And in the education community, it's often said that a decline in enrollment is often just the first domino to fall in a series - if personnel levels aren't soon shrunk to match enrollment, financial woes soon follow, and academic achievement plummets.
But those counties aren't necessarily the same as the counties that have consistently low enrollment: Wirt County is small but has always been small - and the bureaucracy correspondingly small.
"We consider ourselves to be very lean," Metz said.
He cautioned that his school district didn't save money by sharing services with a neighboring county - personnel costs actually increased with that shift.
"Because before, my financial person was doing that, so we actually took on another half-time employee to do that," he said.
Christine Campbell is the president-elect of the state branch of the American Federation of Teachers and a teacher in Pocahontas County, the state's most sparsely populated county. The school district has about 1,400 students, and the central office has four employees - a setup that is already more efficient than those in many other counties, she said.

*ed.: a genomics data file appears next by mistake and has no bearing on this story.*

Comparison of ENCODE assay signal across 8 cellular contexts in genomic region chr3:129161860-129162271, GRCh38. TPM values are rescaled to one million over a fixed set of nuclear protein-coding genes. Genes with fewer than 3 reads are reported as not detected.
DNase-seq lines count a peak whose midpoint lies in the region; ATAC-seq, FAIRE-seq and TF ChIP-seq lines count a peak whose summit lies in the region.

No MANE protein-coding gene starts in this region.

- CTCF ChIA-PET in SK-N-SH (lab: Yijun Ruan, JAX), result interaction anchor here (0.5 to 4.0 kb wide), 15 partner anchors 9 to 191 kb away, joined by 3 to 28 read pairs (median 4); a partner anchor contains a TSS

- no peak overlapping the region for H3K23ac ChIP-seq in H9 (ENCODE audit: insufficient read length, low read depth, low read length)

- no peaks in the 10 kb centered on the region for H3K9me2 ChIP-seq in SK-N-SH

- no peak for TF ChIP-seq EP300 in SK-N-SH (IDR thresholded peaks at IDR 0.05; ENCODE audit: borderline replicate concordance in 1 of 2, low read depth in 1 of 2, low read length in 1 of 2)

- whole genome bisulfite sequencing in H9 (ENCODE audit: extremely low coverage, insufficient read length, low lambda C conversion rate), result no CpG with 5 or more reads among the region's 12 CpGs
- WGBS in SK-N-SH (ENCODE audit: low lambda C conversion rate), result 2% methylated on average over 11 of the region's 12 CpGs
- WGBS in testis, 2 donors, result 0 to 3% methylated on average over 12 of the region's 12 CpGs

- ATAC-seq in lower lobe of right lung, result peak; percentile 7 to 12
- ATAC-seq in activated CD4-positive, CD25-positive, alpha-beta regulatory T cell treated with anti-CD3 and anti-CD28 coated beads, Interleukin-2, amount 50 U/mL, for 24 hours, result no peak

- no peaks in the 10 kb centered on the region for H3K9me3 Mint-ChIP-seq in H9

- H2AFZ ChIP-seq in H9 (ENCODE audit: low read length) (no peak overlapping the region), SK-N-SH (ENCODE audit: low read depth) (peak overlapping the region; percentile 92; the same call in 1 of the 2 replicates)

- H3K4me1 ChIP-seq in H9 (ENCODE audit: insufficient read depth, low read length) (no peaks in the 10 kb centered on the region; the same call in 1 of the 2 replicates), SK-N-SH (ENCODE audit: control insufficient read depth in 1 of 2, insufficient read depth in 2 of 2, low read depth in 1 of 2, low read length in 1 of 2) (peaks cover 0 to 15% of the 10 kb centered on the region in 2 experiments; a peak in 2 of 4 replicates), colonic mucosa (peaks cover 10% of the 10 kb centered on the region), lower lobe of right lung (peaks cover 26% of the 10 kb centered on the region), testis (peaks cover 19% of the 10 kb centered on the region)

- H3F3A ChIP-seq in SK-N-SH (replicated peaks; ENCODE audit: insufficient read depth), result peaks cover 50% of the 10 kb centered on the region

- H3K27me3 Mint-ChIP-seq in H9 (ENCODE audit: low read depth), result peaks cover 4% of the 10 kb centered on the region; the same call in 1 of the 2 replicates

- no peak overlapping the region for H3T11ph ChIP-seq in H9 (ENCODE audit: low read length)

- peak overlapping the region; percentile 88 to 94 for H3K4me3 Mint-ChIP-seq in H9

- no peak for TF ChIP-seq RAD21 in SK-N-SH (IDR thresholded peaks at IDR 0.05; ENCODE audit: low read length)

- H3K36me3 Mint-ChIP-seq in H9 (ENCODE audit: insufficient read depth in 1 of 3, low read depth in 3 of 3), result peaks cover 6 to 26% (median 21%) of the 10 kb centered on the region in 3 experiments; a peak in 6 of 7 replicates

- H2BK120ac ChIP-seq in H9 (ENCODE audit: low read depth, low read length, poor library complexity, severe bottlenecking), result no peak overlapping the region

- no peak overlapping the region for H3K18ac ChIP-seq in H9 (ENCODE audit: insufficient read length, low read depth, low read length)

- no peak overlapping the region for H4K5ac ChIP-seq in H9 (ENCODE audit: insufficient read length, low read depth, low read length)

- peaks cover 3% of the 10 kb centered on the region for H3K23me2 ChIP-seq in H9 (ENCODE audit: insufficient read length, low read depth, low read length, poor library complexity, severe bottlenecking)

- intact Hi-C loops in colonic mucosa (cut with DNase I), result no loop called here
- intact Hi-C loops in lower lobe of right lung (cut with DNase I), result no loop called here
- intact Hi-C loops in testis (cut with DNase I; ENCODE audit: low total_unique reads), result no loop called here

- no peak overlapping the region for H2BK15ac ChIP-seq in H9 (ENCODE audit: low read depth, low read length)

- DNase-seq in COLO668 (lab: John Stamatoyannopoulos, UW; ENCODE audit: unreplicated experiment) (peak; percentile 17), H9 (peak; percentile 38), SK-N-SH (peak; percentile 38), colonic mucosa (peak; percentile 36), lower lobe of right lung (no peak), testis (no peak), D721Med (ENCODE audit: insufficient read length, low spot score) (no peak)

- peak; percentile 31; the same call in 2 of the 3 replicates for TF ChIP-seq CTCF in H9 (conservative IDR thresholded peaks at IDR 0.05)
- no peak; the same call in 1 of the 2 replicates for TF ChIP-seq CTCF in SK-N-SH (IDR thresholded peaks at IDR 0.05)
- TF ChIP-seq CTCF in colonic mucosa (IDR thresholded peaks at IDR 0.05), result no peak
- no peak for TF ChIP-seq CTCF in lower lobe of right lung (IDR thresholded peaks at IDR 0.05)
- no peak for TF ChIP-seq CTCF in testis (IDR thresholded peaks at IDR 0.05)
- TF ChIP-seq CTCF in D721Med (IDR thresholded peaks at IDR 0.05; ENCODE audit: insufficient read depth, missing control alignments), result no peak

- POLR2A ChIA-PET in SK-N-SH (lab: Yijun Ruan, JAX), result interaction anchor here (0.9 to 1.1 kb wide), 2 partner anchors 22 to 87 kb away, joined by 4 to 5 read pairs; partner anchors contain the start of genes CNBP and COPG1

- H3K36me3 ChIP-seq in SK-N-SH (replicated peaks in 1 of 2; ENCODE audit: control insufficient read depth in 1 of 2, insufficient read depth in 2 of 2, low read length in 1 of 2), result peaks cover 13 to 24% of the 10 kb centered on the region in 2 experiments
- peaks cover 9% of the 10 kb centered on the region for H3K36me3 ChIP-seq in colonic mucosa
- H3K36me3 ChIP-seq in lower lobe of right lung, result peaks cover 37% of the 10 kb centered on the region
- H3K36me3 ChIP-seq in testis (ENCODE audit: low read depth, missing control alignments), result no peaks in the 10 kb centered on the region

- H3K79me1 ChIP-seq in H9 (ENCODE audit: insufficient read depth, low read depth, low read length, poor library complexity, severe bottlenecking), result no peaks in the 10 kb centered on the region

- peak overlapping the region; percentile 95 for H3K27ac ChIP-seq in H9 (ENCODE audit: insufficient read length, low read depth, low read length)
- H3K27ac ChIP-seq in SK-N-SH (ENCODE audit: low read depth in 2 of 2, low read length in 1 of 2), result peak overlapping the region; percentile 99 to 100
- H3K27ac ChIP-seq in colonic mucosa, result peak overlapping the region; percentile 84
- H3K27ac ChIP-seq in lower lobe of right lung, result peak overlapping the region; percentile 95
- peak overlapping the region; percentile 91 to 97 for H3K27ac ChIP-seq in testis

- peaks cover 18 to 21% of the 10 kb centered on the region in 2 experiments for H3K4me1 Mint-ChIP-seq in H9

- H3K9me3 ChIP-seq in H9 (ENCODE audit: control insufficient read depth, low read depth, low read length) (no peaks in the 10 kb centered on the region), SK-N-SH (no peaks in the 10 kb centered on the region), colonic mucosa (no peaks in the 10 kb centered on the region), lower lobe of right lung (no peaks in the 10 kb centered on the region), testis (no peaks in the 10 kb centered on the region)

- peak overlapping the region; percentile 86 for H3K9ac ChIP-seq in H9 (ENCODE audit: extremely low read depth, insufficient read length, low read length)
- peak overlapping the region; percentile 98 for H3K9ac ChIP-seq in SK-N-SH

"And you could combine Pocahontas County and, say, Webster County, and they look close on the map," she said. Pocahontas itself has schools more than an hour apart.
"So if you have administrators who need to go out to those schools, they can't physically do that."
Howard O'Cull, executive director of the state School Board Association, expects technology to play at least some role in countering that problem. And he emphasizes that no one is entertaining the idea of eliminating local school districts altogether for this very reason.
"The best government is often that which is closest to the people," he said, referring to remarks the governor made last week.
"So you can remove services and do it with technology and alternative arrangements, but you still need that touchstone with the people. You don't want to have to drive 90 minutes to do that."
Contact writer Shay Maunz at shay.ma...@dailymail.com or 304-348-4886.